Update from Saturday 13th December. By Ian Robins, Matt Cambourne and Leroy Ford.

A good day today for work progressed on shed in one of our final working days before Christmas.

D7018.  Work to pipe up continues, which is no small job! Oil pressure switches have now been wired in. The Engine Speed Valve has been wired in
along with the water level switches. Water temperate switches for the locomotive have been dug out of store and will be externally repaired or replaced by
new units. Graham was busy cleaning off and painting pipes ready for fitting.

D1661. Ian writes. Analysis of the oil sample taken two weeks ago showed a significant reduction in the viscosity level thus suggesting fuel dilution of the
oil.A typical cause of this can be leakage from either the injector high pressure or spill fuel pipework on the cylinder heads but examination last weekend
with the engine running and rocker covers removed revealed no obvious problems.
Therefore, the fuel injectors themselves are likely to be at fault, these not having been touched since arrival of the loco seven years ago.
So ably assisted by Darren, work has commenced to remove the fuel injectors for overhaul, four of the twelve being removed on Saturday.

D6566.  Ian writes. The bodywork overhaul at CTMS continues apace, more big holes having been made!
The loco received a bit of a “prang” in the corner of No.2 cab, right hand side, some time during the latter part of its BR career.
Up to now this had just been covered with a large amount of filler but investigation at Cranmore has revealed that the corner pillar had been badly
distorted and requires complete cutting out and replacement. Terry was on site last Tuesday and took some pictures of the affected area.

D6575. Ian writes. The loco has seen extensive use on WSR engineering trains of late. A problem with the vacuum brake system was reported in that no
more then 16” of vacuum could be achieved rather than the required 21”. Fortunately this was not adversely affecting operation as most engineering
trains are either unfitted or air braked. I called in at BL where the loco was stabled last Saturday, started the engine and performed some basic checks.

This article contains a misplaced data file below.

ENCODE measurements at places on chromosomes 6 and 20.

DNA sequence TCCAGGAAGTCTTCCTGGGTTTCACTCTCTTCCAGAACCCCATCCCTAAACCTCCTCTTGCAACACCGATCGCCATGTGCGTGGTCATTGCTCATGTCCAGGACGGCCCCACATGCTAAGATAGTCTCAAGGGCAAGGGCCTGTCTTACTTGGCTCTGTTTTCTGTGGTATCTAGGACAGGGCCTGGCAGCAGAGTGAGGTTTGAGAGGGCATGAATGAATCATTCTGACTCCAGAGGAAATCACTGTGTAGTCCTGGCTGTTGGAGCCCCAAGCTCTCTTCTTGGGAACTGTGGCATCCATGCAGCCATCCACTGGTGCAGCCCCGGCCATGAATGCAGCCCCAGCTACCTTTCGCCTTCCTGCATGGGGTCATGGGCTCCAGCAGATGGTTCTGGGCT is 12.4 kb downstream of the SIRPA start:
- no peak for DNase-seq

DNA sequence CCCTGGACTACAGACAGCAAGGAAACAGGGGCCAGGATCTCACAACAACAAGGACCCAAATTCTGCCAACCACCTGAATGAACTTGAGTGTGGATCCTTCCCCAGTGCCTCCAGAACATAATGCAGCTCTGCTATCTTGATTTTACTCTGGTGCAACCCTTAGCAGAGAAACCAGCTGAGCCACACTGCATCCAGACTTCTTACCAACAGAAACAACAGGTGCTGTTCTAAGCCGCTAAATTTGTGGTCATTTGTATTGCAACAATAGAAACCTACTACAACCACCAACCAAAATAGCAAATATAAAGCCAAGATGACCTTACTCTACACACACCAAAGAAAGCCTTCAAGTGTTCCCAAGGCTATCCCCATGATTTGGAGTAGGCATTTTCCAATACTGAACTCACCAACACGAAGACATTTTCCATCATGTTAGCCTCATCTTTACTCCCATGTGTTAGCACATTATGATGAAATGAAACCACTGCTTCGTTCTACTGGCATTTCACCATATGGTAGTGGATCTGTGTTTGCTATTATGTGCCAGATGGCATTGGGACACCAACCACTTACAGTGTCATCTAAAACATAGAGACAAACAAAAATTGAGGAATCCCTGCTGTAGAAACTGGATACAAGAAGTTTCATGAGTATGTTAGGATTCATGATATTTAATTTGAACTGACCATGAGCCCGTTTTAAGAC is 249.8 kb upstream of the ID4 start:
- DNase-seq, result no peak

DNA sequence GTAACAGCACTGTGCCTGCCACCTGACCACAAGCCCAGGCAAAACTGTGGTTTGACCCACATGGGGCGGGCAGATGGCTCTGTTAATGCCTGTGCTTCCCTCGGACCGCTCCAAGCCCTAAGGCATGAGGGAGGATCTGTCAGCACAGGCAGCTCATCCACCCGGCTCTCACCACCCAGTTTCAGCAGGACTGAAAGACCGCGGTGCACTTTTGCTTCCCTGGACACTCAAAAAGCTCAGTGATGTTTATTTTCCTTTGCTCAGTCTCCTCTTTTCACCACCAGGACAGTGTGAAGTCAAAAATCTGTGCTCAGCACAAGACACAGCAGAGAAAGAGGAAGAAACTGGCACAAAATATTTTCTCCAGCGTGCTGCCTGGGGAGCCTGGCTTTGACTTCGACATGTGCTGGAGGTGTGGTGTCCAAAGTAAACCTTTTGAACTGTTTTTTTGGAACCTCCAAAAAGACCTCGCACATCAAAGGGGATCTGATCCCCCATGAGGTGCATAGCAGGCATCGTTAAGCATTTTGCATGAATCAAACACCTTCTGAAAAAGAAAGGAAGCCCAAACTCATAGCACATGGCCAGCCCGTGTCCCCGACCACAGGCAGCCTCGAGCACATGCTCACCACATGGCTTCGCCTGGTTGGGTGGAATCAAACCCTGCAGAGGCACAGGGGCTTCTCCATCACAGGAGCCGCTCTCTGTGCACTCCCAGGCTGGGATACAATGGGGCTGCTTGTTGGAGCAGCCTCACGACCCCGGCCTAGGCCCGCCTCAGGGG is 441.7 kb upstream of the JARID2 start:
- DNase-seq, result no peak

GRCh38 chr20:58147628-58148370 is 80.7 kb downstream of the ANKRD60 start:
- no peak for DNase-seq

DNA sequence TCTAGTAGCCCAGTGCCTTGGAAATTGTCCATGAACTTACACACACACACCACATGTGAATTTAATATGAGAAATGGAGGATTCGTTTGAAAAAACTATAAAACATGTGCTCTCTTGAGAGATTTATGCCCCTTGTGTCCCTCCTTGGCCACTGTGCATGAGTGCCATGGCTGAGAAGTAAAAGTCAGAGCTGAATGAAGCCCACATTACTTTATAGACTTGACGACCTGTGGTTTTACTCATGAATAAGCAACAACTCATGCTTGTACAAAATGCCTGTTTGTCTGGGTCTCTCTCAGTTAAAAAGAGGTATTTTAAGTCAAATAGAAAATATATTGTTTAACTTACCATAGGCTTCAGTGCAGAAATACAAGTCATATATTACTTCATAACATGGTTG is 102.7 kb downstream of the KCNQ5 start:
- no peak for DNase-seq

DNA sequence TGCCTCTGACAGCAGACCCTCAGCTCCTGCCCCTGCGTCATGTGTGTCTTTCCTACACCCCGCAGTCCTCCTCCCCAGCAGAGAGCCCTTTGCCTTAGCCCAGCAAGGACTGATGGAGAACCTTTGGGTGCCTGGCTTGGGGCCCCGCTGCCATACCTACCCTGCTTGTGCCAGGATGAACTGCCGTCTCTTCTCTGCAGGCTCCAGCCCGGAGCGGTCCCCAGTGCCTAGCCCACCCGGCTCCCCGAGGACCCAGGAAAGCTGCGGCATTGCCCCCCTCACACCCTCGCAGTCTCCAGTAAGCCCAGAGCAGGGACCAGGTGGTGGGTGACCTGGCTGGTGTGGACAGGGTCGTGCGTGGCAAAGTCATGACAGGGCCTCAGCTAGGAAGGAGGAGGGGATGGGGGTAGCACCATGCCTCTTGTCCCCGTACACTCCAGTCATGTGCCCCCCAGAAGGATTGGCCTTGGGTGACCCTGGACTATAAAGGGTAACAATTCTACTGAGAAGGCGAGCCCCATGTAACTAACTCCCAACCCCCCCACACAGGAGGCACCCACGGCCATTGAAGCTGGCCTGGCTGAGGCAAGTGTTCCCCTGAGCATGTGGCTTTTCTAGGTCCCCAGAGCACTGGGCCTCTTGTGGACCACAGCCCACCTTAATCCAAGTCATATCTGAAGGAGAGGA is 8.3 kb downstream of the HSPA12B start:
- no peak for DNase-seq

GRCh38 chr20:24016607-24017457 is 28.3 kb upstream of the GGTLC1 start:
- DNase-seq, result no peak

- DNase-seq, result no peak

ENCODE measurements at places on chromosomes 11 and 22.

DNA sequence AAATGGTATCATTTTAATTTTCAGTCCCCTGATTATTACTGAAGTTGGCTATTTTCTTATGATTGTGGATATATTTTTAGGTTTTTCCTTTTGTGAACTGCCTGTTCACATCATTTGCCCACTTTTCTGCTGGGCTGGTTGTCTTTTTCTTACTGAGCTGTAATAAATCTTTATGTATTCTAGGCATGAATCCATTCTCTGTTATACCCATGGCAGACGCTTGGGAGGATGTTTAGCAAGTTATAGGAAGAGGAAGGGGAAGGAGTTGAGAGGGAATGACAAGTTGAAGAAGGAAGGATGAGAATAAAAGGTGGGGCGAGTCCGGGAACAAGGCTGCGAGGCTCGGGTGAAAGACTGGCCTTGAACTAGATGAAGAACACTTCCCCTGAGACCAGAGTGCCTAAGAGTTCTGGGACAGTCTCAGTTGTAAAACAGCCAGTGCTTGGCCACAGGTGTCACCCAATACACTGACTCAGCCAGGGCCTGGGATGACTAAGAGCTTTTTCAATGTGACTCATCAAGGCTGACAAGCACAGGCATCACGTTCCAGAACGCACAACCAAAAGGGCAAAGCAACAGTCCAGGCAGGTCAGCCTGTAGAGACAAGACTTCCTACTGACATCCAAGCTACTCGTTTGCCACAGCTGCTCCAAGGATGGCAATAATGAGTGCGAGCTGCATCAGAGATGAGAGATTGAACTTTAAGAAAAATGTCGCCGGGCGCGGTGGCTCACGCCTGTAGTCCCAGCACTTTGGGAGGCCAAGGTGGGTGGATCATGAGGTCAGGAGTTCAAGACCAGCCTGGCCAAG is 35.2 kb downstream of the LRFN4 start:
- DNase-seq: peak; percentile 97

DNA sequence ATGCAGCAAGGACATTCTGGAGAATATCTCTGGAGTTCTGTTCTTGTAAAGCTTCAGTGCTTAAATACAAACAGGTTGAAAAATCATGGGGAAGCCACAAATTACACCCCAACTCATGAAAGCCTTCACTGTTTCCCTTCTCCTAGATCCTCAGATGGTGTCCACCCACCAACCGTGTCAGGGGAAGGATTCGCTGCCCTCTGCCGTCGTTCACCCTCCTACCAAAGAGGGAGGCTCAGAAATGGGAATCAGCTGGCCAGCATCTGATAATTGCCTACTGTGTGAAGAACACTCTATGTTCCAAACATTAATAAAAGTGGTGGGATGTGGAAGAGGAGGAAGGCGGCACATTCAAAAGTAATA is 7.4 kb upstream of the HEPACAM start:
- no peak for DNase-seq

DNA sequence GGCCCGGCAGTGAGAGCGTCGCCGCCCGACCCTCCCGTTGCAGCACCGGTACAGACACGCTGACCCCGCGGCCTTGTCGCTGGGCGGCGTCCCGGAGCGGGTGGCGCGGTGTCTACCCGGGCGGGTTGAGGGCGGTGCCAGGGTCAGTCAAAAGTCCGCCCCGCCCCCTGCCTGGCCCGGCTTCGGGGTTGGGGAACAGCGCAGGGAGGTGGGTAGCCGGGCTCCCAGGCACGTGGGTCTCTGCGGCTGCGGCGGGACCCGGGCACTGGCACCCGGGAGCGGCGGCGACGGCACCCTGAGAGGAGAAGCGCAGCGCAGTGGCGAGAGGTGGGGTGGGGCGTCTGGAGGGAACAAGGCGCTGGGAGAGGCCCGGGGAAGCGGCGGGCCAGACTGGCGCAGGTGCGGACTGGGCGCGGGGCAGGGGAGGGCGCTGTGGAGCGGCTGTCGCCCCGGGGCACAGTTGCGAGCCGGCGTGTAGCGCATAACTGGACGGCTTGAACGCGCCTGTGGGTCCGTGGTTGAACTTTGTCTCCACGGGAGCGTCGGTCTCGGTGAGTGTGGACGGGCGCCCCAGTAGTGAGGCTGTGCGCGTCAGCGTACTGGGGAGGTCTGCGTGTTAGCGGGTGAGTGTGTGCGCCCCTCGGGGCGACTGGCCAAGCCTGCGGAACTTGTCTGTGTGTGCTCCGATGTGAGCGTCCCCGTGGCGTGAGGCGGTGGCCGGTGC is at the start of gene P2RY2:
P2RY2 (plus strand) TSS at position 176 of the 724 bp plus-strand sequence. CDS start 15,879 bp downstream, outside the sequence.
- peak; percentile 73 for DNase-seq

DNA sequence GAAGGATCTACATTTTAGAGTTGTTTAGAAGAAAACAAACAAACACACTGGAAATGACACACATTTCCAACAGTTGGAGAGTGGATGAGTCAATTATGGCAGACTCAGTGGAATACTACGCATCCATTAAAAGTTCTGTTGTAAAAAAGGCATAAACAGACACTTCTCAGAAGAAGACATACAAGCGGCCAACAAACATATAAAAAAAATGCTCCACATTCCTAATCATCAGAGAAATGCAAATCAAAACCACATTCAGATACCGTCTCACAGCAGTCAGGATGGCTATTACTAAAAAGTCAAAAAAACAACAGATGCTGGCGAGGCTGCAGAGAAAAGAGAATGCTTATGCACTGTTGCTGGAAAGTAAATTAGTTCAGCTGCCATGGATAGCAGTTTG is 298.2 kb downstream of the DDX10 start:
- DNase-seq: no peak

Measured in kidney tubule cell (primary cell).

The vacuum problem was confirmed and I established that the exhausters were not at fault and the Air-Vacuum Control Valve seemed to be setting ok.
Other easy solutions such as loose connections on the brake frame were considered and a walk around outside revealed nothing obvious, however, any
slight blows would have been drowned out by the noise of the engine.
So when we get the loco back on depot at WN further investigations will be performed to look for any leaks etc.

D1010. By Leroy. The engine in the loco that has suffered problems was successfully removed on Thursday 11th using a hired in crane.
The new replacement engine is now sat side by side waiting for transfer of different bits and pieces, and the engine room as you can see is in need of a
clean so this is a small amount of time and effort required to achieve cleaning and repainting all of this area to a high standard.
As you can see a lot has already come off the defective engine for transfer, the governor, turbocharger, wiring loom associated with each engine, water
pump and various pipework.  More is due is to come off but its been decided that take bits off in stages as not to overload the tasks of cleaning it all up
and spreading it all around the workshop floor. So as for now there is plenty of things to be carrying on with the engines and loco.

D9518. Work continues to progress well, the cubicle is now out of the loco with further parts being removed to allow the overhaul to progress.